Philosophers never tire of reminding people that all of science used to be considered a specific sub-branch of philosophy, and there is no faster way to agitate a philosopher than to remind them how much of their field has been devoured by science and of the looming threat that more might bite off a chunk. I’m pretty sure ethics is safe forever (even if we determine through neuroscience that all humans secretly have the same ethical code – and that would be an extremely surprising discovery – there is still the question of whether it would be right to change it), but questions like “do I see the same green that you see” and “what is happiness” have turned out to mainly be questions of photons and brain chemicals and philosophy is never getting them back no matter how many whiny essays PhDs write about it.
In fairness to today’s philosopher, Andrew Terjesen, this isn’t an essay about “what does it really mean to sense something” so much as it is about the history of philosophical conversation on that subject, back when science was primitive enough that it even made sense to have a philosophical conversation on the subject. Plus, pondering the nature of Spider-Man’s spider-sense is probably always going to be fodder for philosophical debate of a sort, on account of Spider-Man isn’t real.
Nevertheless, this is mainly an accounting of people lacking access to the body of scientific knowledge necessary to understand perception making blind guesses as to how it works. I can admire how close several of them managed to get using only the senses themselves, but it’s still a long string of wrong explanations until eventually it turned out that this was actually the domain of science, which is distinct from philosophy in that it can rely on exact measurements. For example, John Locke divided sensory input into two categories, primary qualities and secondary qualities. Primary qualities included things like size and texture, and could not be mistaken. Secondary qualities included things like color and sound, and could be mistaken. There’s no fundamental difference between the photons that communicate color and the bumps and grooves that communicate texture, though. The difference lies within, in our brains, which are more prone to inaccurately interpreting visual data than touch data. Heat is not a “secondary quality,” it’s every bit as absolute and measurable as size. The reason why lukewarm water feels simultaneously hot and cold if you had one hand in a pot of cold water and another in a pot of hot water before putting both into the lukewarm, that’s because of how our neurology works, not some property of heat.
Also, there’s a bit towards the end where Terjesen claims that morality can’t be relative because he would find that to be personally upsetting, and therefore comes to the conclusion that Spider-Man’s spider-sense must be somehow capable of measuring the evilons produces by objectively immoral beings and objects (including things like bombs, since the spidey sense can detect those). This is dumb. While it is, in some sense, true that a mind control villain who rewrote everyone’s brains so that no one cared about infant murder would have made infant murder “moral,” the brains we have right now strongly object to that kind of mindfucking, which makes the initial act not only wrong on account of violating the autonomy of every individual of the world, but also wrong because it is presumably the prelude to some infant murder. The use of specifically infant murder to make the point also rather suggests that Terjesen is relying on shock value to carry the argument. Regular murder would’ve worked just as well and been far more within the realm of actual Spider-Man villain plots, but that lack of shock means it would not have had any chance of disabling people’s reason.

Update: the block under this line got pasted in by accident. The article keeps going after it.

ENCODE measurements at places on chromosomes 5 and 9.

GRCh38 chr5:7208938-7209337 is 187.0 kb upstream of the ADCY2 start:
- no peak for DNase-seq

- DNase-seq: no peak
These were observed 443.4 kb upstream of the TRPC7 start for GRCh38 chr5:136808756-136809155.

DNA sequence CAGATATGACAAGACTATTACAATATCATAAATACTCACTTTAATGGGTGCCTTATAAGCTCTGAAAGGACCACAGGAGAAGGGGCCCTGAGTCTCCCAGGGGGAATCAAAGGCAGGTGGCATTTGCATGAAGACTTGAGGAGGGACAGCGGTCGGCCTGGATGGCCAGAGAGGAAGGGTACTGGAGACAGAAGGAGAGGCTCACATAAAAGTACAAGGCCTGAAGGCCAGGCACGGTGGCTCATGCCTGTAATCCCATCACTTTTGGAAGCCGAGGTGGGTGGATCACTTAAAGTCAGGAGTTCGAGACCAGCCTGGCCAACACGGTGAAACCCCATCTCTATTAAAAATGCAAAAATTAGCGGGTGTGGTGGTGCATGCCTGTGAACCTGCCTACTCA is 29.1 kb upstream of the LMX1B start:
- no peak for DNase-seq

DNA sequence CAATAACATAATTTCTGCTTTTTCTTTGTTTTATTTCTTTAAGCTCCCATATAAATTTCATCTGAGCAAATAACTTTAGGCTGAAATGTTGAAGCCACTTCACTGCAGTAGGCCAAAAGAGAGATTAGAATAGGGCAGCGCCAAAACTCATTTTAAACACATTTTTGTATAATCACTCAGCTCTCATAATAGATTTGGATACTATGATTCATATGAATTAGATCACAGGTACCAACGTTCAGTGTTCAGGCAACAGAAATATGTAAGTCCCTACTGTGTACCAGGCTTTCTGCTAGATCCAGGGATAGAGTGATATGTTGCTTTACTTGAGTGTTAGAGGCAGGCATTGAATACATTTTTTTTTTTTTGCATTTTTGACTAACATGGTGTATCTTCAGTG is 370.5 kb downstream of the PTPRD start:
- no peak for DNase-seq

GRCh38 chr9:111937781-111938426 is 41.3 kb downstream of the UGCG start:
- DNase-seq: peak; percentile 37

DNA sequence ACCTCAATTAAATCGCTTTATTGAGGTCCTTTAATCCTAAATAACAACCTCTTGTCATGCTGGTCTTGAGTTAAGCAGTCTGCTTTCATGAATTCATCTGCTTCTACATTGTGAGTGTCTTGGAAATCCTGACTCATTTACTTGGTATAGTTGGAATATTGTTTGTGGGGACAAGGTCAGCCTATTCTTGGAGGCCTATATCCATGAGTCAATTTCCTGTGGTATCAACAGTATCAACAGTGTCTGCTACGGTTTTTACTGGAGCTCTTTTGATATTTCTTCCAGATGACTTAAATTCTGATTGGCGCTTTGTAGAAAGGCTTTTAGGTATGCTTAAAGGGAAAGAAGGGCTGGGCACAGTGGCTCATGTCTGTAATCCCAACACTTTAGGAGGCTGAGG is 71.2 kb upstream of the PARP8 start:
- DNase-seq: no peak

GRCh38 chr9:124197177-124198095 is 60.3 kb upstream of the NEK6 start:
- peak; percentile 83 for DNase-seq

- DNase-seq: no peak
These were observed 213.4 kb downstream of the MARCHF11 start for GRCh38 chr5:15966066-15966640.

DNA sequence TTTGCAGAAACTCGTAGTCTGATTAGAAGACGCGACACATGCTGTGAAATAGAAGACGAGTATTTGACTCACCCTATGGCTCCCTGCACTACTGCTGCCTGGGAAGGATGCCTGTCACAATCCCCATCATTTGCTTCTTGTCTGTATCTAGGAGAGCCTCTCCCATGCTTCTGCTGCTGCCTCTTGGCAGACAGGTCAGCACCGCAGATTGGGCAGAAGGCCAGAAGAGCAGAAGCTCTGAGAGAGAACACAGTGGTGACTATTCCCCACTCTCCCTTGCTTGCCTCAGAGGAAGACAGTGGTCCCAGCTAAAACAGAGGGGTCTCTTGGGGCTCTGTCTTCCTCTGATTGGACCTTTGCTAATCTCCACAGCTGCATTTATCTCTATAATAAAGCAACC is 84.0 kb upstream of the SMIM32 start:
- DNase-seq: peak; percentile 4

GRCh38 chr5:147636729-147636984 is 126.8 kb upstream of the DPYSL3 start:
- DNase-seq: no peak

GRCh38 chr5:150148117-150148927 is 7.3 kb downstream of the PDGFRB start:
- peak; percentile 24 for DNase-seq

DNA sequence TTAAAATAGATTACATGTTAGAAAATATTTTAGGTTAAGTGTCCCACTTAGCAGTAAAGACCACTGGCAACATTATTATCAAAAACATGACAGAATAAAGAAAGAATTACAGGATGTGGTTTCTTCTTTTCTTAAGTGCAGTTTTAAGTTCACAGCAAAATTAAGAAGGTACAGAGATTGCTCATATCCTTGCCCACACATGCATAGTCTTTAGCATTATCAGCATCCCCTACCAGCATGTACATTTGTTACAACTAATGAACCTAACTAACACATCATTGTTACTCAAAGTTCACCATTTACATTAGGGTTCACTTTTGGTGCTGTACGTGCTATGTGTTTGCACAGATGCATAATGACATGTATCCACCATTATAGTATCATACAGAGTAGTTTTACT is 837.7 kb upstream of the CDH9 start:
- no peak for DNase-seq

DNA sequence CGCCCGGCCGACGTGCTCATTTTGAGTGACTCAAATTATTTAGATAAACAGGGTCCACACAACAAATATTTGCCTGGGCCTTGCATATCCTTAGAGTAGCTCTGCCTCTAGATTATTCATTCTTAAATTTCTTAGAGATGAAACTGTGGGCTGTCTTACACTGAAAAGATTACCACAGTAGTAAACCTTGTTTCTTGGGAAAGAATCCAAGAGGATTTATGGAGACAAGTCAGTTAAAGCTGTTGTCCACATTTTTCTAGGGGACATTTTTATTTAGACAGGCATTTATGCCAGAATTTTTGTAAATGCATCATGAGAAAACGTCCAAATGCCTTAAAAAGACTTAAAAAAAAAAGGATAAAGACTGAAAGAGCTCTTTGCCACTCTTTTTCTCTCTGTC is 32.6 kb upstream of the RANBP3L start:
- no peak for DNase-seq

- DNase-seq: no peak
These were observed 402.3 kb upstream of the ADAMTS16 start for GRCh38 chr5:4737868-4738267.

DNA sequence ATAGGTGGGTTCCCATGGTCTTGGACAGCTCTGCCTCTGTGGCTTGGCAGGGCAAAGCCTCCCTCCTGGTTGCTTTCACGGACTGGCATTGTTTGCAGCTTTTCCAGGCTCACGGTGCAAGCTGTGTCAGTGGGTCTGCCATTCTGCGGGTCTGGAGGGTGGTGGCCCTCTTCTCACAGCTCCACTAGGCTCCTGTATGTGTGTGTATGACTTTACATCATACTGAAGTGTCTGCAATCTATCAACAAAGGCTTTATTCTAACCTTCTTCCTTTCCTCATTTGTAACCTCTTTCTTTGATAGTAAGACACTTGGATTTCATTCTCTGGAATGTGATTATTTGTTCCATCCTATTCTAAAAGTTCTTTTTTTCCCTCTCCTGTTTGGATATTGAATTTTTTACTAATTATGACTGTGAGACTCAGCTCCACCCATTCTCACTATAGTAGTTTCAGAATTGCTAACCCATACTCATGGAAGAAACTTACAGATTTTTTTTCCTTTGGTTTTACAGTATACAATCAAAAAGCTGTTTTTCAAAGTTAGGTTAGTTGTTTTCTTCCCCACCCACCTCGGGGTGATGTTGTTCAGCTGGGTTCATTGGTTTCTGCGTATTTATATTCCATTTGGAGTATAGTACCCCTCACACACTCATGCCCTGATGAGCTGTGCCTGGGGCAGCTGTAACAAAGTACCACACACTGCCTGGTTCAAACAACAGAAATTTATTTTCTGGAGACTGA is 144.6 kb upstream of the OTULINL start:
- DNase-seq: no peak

This may explain why Terjesen is married to 17th- and 18th-century philosophical explanations for subjects that science has since gobbled up: Science and reason tell us pretty unerringly that not only is there no such thing as objective morality, such a thing cannot even plausibly exist. When asked to describe what objective morality actually means, no one is able to deliver a cogent answer except “the belief that my feelings are more important than other people’s.” When pressed for what actual, objectively real thing they could possibly be positing as the root of objective morality, those who defend the notion reliably give answers that are something like “the existence of an all-powerful supernatural entity who agrees with me on everything” or “the existence of a form of radiation as-yet undetectable to science whose emissions perfectly match my personal predictions of what is or isn’t moral.” Neither of these suggests anything about morality, just that at least one person, by pure dumb luck, happened to have morals that lined up with some bizarre natural phenomenon. And it’s noteworthy that none of the adherents to so-called objective morality are ever willing to bet money that science will confirm their allegedly objective correctness under any timeframe.
People who claim to believe in “objective morality” are consistently unable to describe what that actually means, and when pressed, if they do not simply evade the question forever, will ultimately give an answer that boils down to “brute force is employed to subjugate other people to my morality,” whether that brute force comes in the form of a specific supernatural entity tormenting and/or obliterating dissidents or just from the universe itself having some natural process that, slowly but surely, requires everyone to agree with the “objective” moralist. In the end, objective moralists reliably turn out to simply be people with weak convictions and a cowardly nature, who need to imagine the backup of omnipotent and omnipresent enforcers to call something “right” or “wrong,” who lack the fortitude to, when asked “but why is it wrong?” to answer “because I believe it is.”